Moldovans Choose Between Russia,Europe

CHISINAU, Moldova (AP) -- Moldovans voted Sunday in local election runoffs being seen as a test of whether the former Soviet republic moves closer to the European Union or to neighboring Russia.

The key post is for the next mayor of Chisinau, the capital, where pro-European incumbent Dorin Chirtoaca faces pro-Russian challenger Zinaida Greceanai, a former prime minister of the Communist Party. A low turnout in the city of one million will benefit the 59-year-old Greceanai.

"I hope we will clarify things.... and build something that is certain, definitive, irreversible, for the future of Chisinau and Moldova," Chirtoaca said after voting.

"Residents have a great desire to see deeds and not just statements," said Greceanai.

Runoffs were being held in 458 towns in this country of 4 million and result were expected late Sunday. Some 348 seats were already decided in the first round.

Renato Usatii, a pro-Russian businessman, won outright on June 14 in Moldova's second-largest city, Balti, and pro-Russian businessman Ilan Shor won in the eastern town of Orhei.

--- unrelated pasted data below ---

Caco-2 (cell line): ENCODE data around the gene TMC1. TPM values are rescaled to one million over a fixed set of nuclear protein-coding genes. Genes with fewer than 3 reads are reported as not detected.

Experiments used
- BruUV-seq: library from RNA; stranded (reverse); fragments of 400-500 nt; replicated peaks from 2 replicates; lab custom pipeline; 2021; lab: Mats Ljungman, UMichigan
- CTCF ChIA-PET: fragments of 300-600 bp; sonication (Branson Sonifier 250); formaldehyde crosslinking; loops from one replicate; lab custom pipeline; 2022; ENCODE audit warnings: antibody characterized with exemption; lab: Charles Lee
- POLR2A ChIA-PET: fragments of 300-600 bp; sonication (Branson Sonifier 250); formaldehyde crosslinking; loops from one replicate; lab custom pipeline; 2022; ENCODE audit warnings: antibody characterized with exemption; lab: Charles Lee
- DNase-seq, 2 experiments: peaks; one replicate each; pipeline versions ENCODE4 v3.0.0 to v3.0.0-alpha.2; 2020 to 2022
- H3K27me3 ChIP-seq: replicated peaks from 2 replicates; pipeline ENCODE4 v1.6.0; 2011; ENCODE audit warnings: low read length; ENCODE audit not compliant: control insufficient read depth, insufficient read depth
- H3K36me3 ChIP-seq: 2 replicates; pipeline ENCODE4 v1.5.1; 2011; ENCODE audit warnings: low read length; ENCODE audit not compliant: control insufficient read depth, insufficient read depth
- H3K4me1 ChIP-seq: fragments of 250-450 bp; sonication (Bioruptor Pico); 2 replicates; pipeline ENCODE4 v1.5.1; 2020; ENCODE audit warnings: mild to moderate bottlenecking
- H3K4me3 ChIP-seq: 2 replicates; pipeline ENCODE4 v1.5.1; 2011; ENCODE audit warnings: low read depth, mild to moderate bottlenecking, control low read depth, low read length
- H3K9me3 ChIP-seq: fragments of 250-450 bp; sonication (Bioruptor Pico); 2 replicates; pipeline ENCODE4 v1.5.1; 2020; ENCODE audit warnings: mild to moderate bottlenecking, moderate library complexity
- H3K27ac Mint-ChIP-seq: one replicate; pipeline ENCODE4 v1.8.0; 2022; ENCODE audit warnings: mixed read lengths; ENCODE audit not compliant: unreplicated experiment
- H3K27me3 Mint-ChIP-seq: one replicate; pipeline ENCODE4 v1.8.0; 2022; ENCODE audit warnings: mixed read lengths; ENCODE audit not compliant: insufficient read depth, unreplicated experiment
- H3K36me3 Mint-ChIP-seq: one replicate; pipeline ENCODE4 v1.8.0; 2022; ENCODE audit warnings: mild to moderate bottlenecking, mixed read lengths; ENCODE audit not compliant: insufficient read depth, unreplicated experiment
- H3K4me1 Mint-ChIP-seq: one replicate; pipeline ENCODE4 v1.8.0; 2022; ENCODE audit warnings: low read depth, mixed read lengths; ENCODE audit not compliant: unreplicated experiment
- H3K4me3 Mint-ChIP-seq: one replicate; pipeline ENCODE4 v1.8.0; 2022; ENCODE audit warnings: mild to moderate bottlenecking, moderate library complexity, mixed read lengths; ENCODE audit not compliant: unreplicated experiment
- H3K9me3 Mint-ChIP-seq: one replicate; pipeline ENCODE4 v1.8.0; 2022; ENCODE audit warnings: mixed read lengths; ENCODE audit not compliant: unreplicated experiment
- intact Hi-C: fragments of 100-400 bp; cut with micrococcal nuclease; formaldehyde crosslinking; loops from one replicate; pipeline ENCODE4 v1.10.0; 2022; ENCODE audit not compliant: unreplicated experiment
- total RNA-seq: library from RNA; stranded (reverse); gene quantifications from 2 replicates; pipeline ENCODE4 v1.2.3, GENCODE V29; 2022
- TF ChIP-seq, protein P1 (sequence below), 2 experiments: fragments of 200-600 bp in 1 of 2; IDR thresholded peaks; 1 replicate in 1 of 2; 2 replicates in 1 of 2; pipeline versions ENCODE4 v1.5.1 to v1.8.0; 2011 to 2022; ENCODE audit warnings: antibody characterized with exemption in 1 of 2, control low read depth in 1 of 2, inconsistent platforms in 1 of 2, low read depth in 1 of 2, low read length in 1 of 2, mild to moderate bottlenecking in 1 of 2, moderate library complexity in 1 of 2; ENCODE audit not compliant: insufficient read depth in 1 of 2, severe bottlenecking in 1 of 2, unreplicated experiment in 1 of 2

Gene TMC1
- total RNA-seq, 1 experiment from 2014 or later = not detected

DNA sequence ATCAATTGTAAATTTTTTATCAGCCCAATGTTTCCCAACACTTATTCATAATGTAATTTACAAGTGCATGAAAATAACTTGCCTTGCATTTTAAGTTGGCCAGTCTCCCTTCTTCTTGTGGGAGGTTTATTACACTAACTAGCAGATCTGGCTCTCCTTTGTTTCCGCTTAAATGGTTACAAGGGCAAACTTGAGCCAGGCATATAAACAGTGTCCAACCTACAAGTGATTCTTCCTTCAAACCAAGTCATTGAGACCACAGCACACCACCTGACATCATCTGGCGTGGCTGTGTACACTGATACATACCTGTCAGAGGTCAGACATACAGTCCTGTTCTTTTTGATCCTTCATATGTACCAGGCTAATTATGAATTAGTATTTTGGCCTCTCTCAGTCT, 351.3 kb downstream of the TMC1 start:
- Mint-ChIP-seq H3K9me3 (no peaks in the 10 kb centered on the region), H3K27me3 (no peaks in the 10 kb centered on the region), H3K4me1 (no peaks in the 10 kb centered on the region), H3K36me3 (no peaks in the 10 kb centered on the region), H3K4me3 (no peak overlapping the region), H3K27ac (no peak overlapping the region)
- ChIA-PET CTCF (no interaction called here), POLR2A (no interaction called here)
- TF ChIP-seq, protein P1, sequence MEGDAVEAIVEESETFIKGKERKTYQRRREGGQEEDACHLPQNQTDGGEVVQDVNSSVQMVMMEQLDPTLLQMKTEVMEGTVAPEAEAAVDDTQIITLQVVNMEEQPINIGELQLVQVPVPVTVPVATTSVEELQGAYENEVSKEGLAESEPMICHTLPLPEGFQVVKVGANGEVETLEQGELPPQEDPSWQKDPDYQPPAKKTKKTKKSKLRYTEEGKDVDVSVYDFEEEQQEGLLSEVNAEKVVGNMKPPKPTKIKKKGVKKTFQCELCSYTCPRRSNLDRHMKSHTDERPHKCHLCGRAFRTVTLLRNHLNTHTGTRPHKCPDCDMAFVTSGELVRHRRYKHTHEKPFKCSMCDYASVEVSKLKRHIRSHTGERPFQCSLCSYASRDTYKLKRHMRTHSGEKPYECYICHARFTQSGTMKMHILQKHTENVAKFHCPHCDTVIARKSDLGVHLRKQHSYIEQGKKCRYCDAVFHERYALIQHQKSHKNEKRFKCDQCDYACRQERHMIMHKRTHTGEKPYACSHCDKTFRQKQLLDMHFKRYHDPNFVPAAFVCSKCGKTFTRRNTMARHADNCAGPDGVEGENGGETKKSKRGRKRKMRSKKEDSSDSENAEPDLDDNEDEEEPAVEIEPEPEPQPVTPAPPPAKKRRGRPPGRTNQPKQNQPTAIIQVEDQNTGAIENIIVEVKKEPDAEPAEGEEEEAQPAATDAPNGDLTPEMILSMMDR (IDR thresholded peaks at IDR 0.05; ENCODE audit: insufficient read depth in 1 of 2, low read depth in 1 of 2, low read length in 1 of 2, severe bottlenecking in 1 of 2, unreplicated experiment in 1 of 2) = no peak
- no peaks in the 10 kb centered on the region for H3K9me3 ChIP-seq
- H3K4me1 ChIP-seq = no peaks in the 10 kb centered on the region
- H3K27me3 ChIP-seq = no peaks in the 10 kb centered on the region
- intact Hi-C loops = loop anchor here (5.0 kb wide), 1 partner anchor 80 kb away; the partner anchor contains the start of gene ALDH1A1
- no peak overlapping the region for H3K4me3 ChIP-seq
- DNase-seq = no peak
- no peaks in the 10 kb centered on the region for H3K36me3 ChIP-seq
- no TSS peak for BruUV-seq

Moldova, which declared independence in 1991 after the Soviet Union broke up, is located between Romania and Ukraine. Last year, it signed an association agreement with the 28-nation EU, angering Russia, which then banned some of its fruits and vegetables, hurting the largely agricultural nation.

Moldova's currency has lost 20 percent of its value this year against the euro.

Moldova is one of the poorest nations in Europe with an average monthly salary of $250. Some 600,000 Moldovans work abroad and send remittances home, which make up 30 percent of the country's Gross Domestic Product.

Moldovan officials, meanwhile, have been investigating the disappearance of $1.5 billion from state-owned and private banks before the parliamentary election last November, and Shor is being investigated in that probe.

(KA)